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In Montague Terrace, nothing is quite what is seems. Within its boundaries live an array of strange and extraordinary residents, including Paul Gregory, self-exiled pop crooner holed up in his Montague hovel for close to forty years, with only fading memories of a semi-successful music career and a bottle of JD for company. Mrs Beatrice Green, codename Babushka, an aged former special ops agent fighting a new war against overzealous council officials. Marvo the Magic Bunny and Mystical Marvin, a pair of down-on-their luck entertainers, shielding a disturbing past. The Puppeteer, toiling away day and night, pulling the strings of world events and causing chaos out of order.
Landlocked sailors, fake pet psychics, hounded inventors and randy postmen. Welcome to Montague Terrace...
Published: 4 Apr 2013
A sweeping and enchanting new novel from the author of The Giant’s House
From the day she is discovered unconscious in a New England cemetery at the turn of the twentieth century – nothing but a bowling ball, a candlepin, and fifteen pounds of gold on her person – Bertha Truitt is an enigma to everyone in Salford, Massachusetts. She has no past to speak of, or at least none she is willing to reveal, and her mysterious origin scandalises and intrigues the townspeople, as does her choice to marry and start a family with Leviticus Sprague, the doctor who revived her. But Bertha is plucky, tenacious, and entrepreneurial, and the bowling alley she opens quickly becomes Salford’s most defining landmark – with Bertha its most notable resident. She changes the town forever: her defining spirit resonating powerfully through every board and brick and bone.
In a voice laced with insight and her signature sharp humour, Elizabeth McCracken has written an epic family saga set against the backdrop of twentieth-century America. Bowlaway is both a stunning feat of language and a brilliant unravelling of a family’s myths and secrets, its passions and betrayals, and the ties that bind and the rifts that divide.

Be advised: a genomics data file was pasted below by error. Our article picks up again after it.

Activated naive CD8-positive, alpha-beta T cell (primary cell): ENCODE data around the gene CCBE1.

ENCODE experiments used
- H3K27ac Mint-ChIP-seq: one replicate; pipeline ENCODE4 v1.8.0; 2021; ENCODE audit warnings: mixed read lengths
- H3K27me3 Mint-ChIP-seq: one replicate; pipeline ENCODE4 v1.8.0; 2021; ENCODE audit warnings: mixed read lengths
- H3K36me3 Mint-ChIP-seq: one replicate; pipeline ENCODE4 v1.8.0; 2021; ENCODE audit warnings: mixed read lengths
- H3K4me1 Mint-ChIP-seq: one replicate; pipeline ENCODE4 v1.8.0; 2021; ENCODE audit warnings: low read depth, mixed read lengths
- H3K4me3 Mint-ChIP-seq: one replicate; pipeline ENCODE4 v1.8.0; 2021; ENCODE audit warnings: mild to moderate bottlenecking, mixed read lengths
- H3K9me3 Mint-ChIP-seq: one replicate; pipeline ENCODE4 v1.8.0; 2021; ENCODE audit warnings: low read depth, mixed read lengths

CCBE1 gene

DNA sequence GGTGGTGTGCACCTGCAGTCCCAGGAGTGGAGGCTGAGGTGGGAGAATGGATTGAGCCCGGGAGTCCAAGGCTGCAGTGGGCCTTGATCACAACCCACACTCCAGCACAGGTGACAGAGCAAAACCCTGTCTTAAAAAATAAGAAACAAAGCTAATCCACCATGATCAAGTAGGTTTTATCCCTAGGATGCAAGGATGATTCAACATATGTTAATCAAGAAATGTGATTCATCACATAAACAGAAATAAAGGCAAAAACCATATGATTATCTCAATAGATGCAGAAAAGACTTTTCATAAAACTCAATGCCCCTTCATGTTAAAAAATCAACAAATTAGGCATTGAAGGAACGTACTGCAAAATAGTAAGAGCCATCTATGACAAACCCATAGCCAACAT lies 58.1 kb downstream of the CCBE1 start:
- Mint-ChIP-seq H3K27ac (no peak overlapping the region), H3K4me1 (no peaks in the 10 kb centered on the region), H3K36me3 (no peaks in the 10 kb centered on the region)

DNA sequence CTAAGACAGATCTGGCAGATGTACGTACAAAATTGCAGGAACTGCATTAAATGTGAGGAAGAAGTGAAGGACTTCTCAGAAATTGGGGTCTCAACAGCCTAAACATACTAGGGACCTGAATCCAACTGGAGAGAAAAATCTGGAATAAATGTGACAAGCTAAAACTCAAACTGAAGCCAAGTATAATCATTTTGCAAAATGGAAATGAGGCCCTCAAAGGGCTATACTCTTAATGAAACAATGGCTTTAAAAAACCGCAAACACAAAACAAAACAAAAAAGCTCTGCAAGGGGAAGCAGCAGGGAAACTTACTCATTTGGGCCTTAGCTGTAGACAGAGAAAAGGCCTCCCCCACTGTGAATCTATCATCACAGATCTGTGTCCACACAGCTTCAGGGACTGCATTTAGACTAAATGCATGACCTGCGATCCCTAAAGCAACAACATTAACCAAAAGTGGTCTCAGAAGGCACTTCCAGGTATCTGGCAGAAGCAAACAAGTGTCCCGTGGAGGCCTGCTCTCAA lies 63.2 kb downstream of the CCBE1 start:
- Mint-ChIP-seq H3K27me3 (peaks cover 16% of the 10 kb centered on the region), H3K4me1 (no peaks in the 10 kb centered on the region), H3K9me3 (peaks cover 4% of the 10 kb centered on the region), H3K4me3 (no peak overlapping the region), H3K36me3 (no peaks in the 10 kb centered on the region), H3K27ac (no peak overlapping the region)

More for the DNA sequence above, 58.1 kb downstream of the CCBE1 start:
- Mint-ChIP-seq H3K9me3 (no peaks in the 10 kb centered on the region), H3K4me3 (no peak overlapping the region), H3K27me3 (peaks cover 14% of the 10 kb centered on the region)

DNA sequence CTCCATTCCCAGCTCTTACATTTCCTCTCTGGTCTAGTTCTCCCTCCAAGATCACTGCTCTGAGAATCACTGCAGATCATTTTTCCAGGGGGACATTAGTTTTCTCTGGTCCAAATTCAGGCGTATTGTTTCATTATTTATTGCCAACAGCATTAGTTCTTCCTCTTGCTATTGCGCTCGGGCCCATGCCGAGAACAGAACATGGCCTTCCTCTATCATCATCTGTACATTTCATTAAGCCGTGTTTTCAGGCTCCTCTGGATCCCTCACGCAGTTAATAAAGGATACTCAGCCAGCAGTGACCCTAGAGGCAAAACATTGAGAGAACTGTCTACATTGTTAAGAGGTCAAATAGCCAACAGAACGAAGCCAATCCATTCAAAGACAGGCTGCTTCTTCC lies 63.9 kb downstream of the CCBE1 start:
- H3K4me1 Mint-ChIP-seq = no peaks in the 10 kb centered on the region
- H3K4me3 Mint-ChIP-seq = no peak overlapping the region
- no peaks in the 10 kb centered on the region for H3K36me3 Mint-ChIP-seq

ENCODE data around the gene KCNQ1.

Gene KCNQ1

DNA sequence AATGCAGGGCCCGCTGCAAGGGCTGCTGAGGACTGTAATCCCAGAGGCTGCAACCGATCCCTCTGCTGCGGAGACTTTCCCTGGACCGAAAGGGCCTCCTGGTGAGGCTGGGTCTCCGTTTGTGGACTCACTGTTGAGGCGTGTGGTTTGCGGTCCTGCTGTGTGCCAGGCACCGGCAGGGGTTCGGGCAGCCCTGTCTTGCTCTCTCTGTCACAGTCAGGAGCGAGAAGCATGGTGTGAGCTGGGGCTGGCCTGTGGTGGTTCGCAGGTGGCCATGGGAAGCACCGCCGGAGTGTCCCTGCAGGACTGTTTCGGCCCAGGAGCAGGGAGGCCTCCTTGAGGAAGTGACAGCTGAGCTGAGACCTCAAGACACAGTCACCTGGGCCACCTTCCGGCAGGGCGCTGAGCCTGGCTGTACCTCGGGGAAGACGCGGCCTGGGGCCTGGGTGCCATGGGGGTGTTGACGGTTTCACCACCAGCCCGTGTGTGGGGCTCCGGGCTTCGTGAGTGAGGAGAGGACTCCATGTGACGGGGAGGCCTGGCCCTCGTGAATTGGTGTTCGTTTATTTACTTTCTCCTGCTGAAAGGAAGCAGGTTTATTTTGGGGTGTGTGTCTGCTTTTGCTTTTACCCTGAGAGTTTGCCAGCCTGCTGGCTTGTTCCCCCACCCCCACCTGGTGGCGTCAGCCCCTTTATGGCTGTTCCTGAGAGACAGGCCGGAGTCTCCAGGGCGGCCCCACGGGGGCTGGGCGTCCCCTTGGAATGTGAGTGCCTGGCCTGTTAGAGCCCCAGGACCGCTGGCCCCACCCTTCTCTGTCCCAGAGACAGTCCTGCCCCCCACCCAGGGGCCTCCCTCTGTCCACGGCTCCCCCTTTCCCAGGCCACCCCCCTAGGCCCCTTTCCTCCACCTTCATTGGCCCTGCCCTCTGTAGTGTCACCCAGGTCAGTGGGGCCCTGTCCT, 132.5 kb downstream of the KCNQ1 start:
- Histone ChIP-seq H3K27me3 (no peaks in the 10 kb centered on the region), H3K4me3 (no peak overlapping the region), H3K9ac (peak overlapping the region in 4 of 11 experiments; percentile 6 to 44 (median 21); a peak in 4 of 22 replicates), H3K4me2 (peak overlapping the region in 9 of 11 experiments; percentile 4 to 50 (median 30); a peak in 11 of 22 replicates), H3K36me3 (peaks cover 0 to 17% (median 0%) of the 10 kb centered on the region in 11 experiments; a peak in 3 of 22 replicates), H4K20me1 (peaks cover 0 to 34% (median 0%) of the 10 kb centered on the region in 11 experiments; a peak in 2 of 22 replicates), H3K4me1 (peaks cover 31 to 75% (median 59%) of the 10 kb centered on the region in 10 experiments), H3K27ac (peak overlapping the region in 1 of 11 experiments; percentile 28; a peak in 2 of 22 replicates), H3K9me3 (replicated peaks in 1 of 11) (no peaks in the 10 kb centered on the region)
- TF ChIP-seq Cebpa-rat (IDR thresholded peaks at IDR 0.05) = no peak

She is seven months old. She is bald. She is wearing red nail varnish. She is in love.
This strange, uneasy love story follows Héloïse as she attempts to seduce the silver-tongued Doctor Lawrence Calvagh. A man forty years her senior, who may love her too. But Lawrence is not all he appears, and while Héloïse begins injuring herself so that he will stitch her back together, every other woman in her family also seems to be under his spell.
Reaching from the elegant salons of Paris to the golden sands of Corsica, the mountains of Algeria to the art galleries of New York, this subversive novel examines love at its most shocking and violent. And in Héloïse, as baby, nymphet, teenage mother, celebrated photographer, and wife, we have a truly provocative heroine.
HOW DOES ONE SURVIVE WHEN ALL HOPE IS LOST?
In the middle of the night in 1997, Doctors Without Borders administrator Christophe André was kidnapped by armed men and taken away to an unknown destination in the Caucasus region. For three months, André was kept handcuffed in solitary confinement, with little to survive on and almost no contact with the outside world. Close to twenty years later, award-winning cartoonist Guy Delisle (Pyongyang, Jerusalem, Shenzhen, Burma Chronicles) recounts André’s harrowing experience in Hostage, a book that attests to the power of one man’s determination in the face of a hopeless situation.
Marking a departure from the author’s celebrated first-person travelogues, Delisle tells the story through the perspective of the titular captive, who strives to keep his mind alert as desperation starts to set in. Working in a pared down style with muted colour washes, Delisle conveys the psychological effects of solitary confinement, compelling us to ask ourselves some difficult questions regarding the repercussions of negotiating with kidnappers and what it really means to be free. Thoughtful, intense, and moving, Hostage takes a profound look at what drives our will to survive in the darkest of moments.
Published: 4 May 2017